Liaison Interpreting, Consecutive Interpreting, and Simultaneous Interpreting
The main types of interpreting
This is the simplest form of translation. As the name implies, the interpreter accompanies a small or large group of people that do not speak the language of the country, and generally solves the interpreting tasks at different venues and often with various partners. Liaison Interpreting is characterised by a more relaxed, informal atmosphere. It is often performed combined with consecutive Interpreting. An example: a plant visit by a foreign delegation, combined with a business meeting.
"Consecutive" is a word of Latin origin, meaning "following one another". In this case, the interpreter translates the speaker's words into the other language when the speaker has finished or when he takes a break. Consecutive Interpreting is used in the case of formal business meetings, negotiations, as well as trainings or lectures
This is the most demanding form of Interpreting, posing the highest professional and psychological challange on the interpreter. It is unquestioningly the pinnacle of the profession. During simultaneous Interpreting the interpreter usually sits in a closed cabin, listens to the speech of the lecturer from a set of headphones and speaks the translation into a microphone.
The interpreters of Reflex Translation Services practice all three forms of Interpreting at high professional standards in a wide range of language relations and several special areas.
Some advice regarding interpreting
Supply information about your company and its business activity in the form of brochures, product descriptions, Internet references, and background discussions.
A collection of technical texts in the language pair in question and/or a list of the possible abbreviations can also prove rather useful regarding the acquisition of the relevant vocabulary.
Naturally, the accessibility of the place of interpreting is also extremely important. Interpreters always try to arrive well before the event begins but missing or inaccurate directions often make things difficult for them. Therefore, the information provided should include the parking facilities, one-way streets, or road constructions in process or, in the case of large companies, the gate number and/or name of the department/division that is housing the event.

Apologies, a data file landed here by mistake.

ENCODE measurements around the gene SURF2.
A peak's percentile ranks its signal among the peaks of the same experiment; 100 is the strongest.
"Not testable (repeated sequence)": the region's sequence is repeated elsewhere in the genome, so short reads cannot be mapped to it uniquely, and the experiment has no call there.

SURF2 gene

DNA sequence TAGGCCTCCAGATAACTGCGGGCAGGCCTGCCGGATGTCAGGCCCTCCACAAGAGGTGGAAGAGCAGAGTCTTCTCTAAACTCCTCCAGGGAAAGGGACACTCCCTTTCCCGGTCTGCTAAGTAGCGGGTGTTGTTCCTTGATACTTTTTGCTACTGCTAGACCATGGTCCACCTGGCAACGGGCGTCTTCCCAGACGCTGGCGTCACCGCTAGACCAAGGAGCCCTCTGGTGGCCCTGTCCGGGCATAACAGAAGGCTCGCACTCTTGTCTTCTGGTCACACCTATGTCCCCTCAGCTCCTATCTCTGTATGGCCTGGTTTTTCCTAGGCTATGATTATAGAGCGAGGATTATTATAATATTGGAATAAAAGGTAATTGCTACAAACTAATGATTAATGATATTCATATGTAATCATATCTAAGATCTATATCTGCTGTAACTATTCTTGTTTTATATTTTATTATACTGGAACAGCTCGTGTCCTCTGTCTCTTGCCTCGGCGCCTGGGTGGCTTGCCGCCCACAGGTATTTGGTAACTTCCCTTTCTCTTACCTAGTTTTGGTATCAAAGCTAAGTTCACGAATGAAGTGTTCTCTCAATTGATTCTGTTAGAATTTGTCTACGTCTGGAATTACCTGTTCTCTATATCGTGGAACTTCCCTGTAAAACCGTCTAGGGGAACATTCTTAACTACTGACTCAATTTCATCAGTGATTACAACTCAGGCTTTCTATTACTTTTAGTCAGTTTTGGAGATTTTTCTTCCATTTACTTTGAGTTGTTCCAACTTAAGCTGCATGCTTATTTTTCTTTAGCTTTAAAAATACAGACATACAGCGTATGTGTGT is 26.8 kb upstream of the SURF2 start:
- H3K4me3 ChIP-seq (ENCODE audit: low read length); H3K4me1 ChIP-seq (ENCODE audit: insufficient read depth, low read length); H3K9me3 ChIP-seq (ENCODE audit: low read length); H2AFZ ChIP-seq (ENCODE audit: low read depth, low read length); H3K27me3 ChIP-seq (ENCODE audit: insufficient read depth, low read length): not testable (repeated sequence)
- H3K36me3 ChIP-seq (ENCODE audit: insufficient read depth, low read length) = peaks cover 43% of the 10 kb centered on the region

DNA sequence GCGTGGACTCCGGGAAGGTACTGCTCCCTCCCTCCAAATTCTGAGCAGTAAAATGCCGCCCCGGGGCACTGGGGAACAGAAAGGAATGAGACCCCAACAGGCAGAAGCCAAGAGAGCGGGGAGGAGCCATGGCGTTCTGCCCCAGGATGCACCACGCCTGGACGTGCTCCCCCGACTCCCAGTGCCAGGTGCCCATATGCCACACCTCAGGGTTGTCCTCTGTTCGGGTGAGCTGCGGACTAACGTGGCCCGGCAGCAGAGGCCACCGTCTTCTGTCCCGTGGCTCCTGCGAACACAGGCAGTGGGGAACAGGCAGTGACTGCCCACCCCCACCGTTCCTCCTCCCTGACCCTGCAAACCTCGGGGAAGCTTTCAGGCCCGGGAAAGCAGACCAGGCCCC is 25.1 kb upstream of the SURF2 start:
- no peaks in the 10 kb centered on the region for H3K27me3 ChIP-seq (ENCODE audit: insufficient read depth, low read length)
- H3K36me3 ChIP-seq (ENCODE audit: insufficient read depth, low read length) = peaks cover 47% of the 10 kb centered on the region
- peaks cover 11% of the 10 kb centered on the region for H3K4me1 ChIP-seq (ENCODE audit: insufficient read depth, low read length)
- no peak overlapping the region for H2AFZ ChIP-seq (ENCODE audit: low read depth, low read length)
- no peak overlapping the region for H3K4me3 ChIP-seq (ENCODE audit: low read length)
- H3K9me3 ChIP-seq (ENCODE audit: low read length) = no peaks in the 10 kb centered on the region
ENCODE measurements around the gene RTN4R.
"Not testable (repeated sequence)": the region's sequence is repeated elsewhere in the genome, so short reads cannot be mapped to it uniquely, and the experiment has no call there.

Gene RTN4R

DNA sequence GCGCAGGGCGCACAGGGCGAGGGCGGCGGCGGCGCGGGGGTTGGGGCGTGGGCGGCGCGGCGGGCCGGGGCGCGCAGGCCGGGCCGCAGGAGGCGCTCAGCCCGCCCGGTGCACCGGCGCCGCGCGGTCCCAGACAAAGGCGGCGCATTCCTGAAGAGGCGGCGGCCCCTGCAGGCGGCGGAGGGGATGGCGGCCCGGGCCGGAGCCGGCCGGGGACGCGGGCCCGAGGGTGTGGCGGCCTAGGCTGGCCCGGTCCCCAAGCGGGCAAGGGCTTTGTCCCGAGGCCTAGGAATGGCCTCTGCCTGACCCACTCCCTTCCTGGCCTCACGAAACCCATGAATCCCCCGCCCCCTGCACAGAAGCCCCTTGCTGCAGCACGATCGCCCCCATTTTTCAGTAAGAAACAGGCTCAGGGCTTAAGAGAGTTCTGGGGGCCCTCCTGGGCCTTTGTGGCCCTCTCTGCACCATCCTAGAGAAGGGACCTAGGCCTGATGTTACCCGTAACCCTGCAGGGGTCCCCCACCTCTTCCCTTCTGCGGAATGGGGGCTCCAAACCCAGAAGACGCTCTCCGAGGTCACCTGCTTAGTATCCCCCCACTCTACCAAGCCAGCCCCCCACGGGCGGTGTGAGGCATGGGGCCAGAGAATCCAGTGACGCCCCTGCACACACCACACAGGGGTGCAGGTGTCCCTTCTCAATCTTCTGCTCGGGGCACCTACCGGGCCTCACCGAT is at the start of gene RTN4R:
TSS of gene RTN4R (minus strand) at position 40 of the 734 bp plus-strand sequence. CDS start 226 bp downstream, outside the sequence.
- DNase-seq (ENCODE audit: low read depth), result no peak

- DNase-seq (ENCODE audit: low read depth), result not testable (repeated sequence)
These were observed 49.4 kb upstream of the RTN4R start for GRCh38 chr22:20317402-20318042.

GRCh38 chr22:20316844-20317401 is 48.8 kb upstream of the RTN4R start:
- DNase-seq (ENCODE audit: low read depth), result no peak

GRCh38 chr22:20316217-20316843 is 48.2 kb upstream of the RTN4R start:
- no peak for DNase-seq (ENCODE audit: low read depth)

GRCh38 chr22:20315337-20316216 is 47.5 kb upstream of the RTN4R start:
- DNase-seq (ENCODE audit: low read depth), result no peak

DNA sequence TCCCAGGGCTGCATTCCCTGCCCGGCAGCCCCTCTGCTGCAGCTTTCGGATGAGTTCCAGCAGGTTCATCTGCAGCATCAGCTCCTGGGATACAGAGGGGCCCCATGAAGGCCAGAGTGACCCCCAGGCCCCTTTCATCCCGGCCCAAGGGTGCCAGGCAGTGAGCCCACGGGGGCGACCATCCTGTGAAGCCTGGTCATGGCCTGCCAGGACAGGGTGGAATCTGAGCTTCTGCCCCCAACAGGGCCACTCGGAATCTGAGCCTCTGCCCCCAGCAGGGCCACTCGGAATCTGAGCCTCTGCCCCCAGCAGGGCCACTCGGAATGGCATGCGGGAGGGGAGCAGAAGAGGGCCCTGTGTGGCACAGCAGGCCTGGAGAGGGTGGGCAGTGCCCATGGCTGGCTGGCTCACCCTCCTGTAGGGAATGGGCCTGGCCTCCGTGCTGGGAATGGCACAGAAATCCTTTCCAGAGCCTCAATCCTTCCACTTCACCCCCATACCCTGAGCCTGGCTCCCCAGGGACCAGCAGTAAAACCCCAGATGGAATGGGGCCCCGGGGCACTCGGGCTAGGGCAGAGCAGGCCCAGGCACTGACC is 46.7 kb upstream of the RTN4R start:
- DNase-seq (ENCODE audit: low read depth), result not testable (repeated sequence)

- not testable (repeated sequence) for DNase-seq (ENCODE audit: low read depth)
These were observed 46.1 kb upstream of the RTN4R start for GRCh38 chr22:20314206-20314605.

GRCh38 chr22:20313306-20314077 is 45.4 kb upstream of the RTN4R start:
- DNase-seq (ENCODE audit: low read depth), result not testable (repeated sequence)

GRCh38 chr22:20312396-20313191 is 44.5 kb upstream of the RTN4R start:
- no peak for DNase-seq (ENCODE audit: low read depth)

How many people will be present? The fewer the participants, the smoother the interpreting will be. Decide within ample time as to whether any equipment will be necessary, e.g. an interpreting cabin, headphones, or microphones in the case of conference Interpreting. Speaking loudly and forcefully on stage in a large room exhausts the interpreter rapidly, especially if he/she is to translate an improvised speech.
When devising the agenda, take into consideration that interpreted meetings always last longer than usual, regardless of the interpreter’s work.
In the case of consecutive Interpreting, the lecturer should preferably use simple sentences or stop halfway in the middle of complex sentences in order to allow the interpreter sufficient time to translate. If the lecturer talks endlessly for several minutes, he will not only make the interpreter’s work harder (as he/she has to memorise the speech or make notes) but this also forces the speaker’s own guests to wait idly until the interpreting starts. You must always remember that it is not easy for the interpreter to interrupt the lecturer when he is unable to memorise any more information. This is especially true in the case of protocol meetings or when long speeches are interpreted.
Ensure frequent breaks during the event or require two interpreters in order to lessen the workload. Interpreting demands 100% concentration, which is extremely exhausting when performed for extended periods.
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